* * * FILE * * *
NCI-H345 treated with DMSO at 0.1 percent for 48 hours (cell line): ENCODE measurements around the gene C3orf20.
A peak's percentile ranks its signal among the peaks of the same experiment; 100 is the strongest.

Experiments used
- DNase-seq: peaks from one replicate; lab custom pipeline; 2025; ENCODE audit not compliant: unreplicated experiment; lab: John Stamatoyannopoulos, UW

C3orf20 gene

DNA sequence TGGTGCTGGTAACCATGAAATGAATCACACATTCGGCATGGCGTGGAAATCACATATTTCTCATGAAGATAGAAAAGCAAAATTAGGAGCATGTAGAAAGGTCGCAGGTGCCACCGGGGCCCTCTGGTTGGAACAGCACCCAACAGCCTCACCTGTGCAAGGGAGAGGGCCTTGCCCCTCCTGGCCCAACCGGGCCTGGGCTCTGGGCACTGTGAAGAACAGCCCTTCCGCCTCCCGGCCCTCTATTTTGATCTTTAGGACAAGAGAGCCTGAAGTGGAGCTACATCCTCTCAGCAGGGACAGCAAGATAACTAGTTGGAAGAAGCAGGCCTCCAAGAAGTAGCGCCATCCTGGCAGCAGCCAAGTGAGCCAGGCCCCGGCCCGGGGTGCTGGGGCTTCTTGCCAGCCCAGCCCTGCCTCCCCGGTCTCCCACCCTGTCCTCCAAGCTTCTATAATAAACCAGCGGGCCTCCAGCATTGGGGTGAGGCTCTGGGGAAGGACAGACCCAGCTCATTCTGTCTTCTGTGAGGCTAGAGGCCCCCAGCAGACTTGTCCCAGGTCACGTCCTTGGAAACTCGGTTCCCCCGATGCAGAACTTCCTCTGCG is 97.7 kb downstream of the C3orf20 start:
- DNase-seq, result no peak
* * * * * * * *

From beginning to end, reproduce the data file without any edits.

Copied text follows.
NCI-H345 treated with DMSO at 0.1 percent for 48 hours (cell line): ENCODE measurements around the gene C3orf20.
A peak's percentile ranks its signal among the peaks of the same experiment; 100 is the strongest.

Experiments used
- DNase-seq: peaks from one replicate; lab custom pipeline; 2025; ENCODE audit not compliant: unreplicated experiment; lab: John Stamatoyannopoulos, UW

C3orf20 gene

DNA sequence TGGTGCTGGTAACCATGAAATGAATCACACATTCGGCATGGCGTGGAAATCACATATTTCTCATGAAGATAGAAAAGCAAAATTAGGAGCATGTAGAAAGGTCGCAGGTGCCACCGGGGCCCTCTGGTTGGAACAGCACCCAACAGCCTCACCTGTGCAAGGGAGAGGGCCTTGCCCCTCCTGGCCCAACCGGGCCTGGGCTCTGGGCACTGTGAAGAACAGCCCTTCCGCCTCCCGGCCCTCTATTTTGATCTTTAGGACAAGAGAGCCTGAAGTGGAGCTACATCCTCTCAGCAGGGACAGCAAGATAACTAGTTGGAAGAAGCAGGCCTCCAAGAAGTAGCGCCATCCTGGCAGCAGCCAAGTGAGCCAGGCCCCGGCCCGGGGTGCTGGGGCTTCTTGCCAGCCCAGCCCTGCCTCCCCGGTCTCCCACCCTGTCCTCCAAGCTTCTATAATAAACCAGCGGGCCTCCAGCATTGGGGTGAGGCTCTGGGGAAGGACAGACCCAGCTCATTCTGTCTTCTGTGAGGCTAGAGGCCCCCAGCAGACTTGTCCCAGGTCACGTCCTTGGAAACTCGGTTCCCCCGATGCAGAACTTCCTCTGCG is 97.7 kb downstream of the C3orf20 start:
- DNase-seq, result no peak